How do you prevent aneurysms in your Bearded Dragon?

As mentioned, there are still no possible answers as to why Bearded Dragons suffer from aneurysms while other pet lizards do not. It the cause of this medical condition is still unknown as of this writing. However, since it only happens in captive-bred Bearded Dragons, speculations have pointed to the possibility that it might be genetically passed from a common ancestor that was prone to this medical condition. Other than that, there are still no other causes that can explain why this condition happens.

Since there are no leads as to why Bearded Dragons are prone to aneurysms, it only follows that there are no known ways to prevent them. The only thing you can do is to make sure that a Bearded Dragon suffering from an aneurysm should be restricted in terms of its physical activities or else there is a huge possibility that the bulge will rupture and cause a quick and painful death. Again, your only recourse is to have it undergo surgery, but that can still be a very risky proposition given that surgical procedures to treat cervical aneurysms in Bearded Dragons tends to be very difficult even for the most skilled veterinarians.

Other common medical conditions in Bearded Dragons

Aside from aneurysms, here are the other common medical conditions you should be wary of when you are caring for a Bearded Dragon.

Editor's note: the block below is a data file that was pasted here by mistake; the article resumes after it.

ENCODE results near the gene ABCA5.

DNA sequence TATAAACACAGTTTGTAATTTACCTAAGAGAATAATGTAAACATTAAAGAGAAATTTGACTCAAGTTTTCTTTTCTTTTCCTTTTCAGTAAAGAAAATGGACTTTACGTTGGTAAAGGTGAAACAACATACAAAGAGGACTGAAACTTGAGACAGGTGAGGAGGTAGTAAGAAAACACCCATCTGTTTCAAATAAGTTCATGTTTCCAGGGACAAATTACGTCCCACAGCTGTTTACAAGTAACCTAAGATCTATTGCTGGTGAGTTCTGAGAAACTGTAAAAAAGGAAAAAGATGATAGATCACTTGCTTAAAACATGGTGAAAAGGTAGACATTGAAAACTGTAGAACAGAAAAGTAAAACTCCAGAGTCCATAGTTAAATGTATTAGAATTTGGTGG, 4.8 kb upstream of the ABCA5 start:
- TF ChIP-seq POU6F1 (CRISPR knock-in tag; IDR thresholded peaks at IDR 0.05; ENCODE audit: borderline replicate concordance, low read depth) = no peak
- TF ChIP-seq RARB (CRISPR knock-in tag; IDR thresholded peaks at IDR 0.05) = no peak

1. Metabolic bone disease

Metabolic bone disease is a medical condition that is common in a lot of pet reptiles due to a combination of their phosphorus-rich and low-calcium diet and lack of exposure to sunlight. This disease usually weakens their bones and muscles and may cause deformities or even injuries. The best way to combat this disease is to provide calcium supplements and to add a UVB lamp in your Bearded Dragon’s enclosure.

2. Respiratory infections

Bearded Dragons may suffer from different respiratory infections due to various causes. It might be because of high humidity levels in their enclosure. At times, it might be due to fluctuations in temperature. Always see to it that both the temperature and the humidity levels are at the right levels and that they stay consistent to avoid respiratory infections.